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The Lord's Supper, part 1: The body of the Lord

Rev. Enoch Thompson | September 8, 2023 | Matthew 26:26-30


While they were eating, Jesus took bread, gave thanks and broke it, and gave it to his disciples, saying, "Take and eat; this is my body." Matthew 26:26 (NIV)


The Lord Jesus gave His Church the ordinance of the Lord’s Supper, also called the Communion. In today’s text, He gave them the bread of the Passover meal and put a new meaning to it. Similarly, He gave them the wine of the meal and gave it new meaning. We do well to understand the significance of this directive, and to approach the Lord’s Table, whenever we do, with due understanding and appreciation.

The Lord said about the bread that He offered to the disciples, ". . .. this is my body." We need to appreciate the body of the Lord. He had to take on a human body, which must subsequently be killed as the last and eternal Lamb sacrificed for our salvation. God took on a human body in the Person of Jesus of Nazareth. His coming into human flesh must be understood by His Church, and that truth must be communicated to the world whenever we celebrate the Lord’s Supper.

He took the bread, as He was taken by the wisdom of the Godhead, He gave thanks as we should give thanks for the Man of Galilee, and He broke it to show the battering, beating and heart-wrenching pain that He would go through in the next few hours, for our salvation. Then He gave the bread to the Disciples; Christ offered Himself to us and the world.

The accompanying instruction was "Take and eat.” As much as Christ is made available by the foreknowledge of the Father by the power of the Holy Spirit, we gain nothing if we fail to make Christ personal to ourselves. To eat the bread meant to incorporate Christ in ourselves so that we become the embodiment of Christ Himself. The food we eat becomes an inseparable part of us, it nourishes us and gives us energy to live and work. So, must Christ be incorporated in us, and so like Paul we can say “It is no longer I that live but Christ who lives in me.” (Galatians 2:20).


Have you taken from the hands of the Saviour the bread which represents and is a memorial of His body? Have you so invited Christ into your life that you have become inseparable from Him? Are you receiving your life from Him daily?

We are also to take that bread of life and pass it on to hungry souls. Let us resolve to do these so that we might truly partake of the Lord’s Supper.


Dear Lord Jesus, thank you for your body that was broken for my sins. I now take of that body, I now eat of that body, and I now live by that body. May the body that was broken mend my body, soul, and spirit.

Lord, please give me the grace to pass on the message of the broken body to the hurting lost humanity around me, so that they may also find life, health, and peace. For your dear Name’s sake, Amen.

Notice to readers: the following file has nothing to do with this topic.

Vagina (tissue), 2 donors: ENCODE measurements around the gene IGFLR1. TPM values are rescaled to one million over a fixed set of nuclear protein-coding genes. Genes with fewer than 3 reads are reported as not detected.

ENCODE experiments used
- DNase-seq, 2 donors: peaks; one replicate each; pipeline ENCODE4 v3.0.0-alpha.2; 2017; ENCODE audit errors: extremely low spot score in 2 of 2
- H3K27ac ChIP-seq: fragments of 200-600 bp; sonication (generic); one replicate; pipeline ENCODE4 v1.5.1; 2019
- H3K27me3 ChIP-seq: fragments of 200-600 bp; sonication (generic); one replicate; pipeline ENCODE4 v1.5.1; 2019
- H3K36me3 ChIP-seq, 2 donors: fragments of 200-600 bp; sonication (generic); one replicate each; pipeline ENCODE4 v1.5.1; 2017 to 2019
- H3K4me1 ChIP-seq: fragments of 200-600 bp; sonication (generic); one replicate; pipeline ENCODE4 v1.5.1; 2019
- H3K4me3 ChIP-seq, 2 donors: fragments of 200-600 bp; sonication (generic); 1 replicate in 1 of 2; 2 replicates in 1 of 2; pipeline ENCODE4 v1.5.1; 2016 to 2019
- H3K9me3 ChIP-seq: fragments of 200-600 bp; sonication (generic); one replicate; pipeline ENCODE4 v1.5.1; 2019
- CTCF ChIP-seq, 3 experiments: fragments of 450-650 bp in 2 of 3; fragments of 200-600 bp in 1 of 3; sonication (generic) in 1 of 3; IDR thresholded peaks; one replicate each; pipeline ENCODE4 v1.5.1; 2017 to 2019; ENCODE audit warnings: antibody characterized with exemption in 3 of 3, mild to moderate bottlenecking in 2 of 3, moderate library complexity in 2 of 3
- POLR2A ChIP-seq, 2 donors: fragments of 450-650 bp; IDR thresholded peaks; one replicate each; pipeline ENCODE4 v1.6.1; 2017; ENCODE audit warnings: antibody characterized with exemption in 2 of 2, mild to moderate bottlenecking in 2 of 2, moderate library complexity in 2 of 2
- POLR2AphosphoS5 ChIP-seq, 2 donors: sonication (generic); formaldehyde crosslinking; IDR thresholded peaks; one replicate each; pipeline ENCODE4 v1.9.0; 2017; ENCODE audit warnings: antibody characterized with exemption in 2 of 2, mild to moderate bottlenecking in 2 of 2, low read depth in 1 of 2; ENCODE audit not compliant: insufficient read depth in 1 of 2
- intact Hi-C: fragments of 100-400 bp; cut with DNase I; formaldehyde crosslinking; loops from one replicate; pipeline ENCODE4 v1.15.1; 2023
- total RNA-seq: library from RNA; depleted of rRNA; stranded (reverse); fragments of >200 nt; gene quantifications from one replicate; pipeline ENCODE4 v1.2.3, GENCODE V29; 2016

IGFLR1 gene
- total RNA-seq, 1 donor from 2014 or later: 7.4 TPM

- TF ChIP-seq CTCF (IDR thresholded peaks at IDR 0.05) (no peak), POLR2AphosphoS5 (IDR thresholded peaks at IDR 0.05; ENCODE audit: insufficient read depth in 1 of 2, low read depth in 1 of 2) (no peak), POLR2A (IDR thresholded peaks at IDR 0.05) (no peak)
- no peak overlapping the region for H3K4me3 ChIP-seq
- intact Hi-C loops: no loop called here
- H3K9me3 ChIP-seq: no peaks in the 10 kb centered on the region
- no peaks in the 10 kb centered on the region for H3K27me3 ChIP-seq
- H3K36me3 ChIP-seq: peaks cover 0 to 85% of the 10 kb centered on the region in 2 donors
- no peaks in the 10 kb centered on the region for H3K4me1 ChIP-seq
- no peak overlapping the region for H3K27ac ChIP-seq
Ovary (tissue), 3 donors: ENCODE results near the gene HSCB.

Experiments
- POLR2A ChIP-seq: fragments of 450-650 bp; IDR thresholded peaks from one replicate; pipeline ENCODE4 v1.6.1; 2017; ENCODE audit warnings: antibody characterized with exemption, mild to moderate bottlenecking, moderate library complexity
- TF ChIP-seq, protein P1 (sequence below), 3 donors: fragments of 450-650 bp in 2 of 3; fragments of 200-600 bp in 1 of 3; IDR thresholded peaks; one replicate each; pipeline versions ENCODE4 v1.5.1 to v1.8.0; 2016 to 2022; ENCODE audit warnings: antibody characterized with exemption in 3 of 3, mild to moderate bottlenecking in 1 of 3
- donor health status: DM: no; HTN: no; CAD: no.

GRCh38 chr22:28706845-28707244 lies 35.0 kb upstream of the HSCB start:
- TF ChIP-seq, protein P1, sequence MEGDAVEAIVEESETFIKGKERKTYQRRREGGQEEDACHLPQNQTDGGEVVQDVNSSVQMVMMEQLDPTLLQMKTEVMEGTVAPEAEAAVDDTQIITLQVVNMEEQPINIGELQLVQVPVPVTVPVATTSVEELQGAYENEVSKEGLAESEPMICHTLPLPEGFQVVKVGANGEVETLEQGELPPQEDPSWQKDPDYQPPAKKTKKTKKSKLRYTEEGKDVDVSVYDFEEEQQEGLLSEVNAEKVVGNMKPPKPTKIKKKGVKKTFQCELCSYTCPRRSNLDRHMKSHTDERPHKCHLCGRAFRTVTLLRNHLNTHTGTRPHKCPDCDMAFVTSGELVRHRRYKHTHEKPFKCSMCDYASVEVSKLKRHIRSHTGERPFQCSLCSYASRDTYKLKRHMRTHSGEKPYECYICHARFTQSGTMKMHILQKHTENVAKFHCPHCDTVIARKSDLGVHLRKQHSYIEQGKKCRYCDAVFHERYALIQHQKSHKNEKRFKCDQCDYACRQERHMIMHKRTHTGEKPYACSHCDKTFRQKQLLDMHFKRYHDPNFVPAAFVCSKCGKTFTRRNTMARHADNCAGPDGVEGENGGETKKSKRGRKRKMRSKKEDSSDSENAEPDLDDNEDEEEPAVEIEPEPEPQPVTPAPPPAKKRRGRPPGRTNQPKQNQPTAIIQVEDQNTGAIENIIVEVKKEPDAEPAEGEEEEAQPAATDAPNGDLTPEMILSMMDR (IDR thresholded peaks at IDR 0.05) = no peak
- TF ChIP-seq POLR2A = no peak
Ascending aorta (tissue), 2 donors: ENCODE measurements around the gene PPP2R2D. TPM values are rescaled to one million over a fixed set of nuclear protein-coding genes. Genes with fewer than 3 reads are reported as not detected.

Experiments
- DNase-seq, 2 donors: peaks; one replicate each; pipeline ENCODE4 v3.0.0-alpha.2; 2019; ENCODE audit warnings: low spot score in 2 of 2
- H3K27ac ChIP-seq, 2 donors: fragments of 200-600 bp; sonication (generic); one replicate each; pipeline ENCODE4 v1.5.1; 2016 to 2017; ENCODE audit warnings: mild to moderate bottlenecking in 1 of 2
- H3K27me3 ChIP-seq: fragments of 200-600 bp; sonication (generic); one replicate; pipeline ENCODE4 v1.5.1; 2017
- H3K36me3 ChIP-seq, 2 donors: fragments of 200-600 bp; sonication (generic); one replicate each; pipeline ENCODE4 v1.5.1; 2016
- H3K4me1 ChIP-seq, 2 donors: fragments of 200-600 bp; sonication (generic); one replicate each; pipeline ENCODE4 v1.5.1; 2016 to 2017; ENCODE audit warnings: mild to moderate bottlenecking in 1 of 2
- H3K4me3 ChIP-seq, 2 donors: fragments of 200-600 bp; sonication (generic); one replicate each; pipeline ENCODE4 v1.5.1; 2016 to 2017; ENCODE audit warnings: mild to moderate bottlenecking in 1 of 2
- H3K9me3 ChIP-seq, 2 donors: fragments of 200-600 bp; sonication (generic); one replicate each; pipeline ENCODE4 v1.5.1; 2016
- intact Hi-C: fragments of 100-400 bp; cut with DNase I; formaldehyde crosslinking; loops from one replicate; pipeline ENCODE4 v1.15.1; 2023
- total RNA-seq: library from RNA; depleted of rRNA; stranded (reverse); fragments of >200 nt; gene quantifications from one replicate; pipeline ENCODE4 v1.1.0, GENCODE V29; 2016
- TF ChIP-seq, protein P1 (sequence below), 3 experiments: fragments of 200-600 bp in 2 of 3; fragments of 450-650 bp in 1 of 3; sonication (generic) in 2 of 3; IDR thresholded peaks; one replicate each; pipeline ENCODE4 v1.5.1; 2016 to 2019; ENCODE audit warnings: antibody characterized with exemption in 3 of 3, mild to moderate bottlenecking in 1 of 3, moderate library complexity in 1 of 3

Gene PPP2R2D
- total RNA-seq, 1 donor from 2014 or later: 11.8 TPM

SHOWERS! BLESSINGS!! _____________________________ DAILY word study: BREAD The word "bread" in Matthew 26:26 is translated from the Greek word "ἄρτον" (arton). This Greek noun specifically refers to "bread," which is a staple food made from flour, water, and typically yeast. Bread holds great significance in various cultures as a symbol of sustenance and nourishment.

In this verse, Jesus is with His disciples during the Passover meal, which includes elements such as unleavened bread and wine. He takes the bread, gives thanks, breaks it, and shares it with His disciples, making a profound statement: "This is my body."

This moment is significant because it marks the institution of the Lord's Supper or Communion, a central ritual in Christianity. In this act, Jesus uses bread to symbolize His body, which will be broken for the forgiveness of sins. He is preparing His disciples for the events that will soon unfold, including His crucifixion.

The word "bread" in this passage carries layers of meaning. It represents sustenance, provision, and nourishment, which are central to the physical life of individuals and communities. However, in the context of the Lord's Supper, it takes on a profound spiritual significance. Jesus uses this common element to symbolize His self-sacrifice and the spiritual sustenance and nourishment that He provides to His followers through His body and blood.

This passage invites us to reflect on the significance of Communion or the Lord's Supper in our Christian faith. It is a reminder of Jesus' sacrificial love and the spiritual nourishment and forgiveness of sins that He offers to all who believe in Him. Bread, a basic and essential food, becomes a symbol of the profound grace and salvation found in Christ.


How does partaking in the Lord's Supper or Communion deepen your understanding of the sacrifice and spiritual nourishment provided by Jesus? How can you carry the significance of this act into your daily life and relationships with others?

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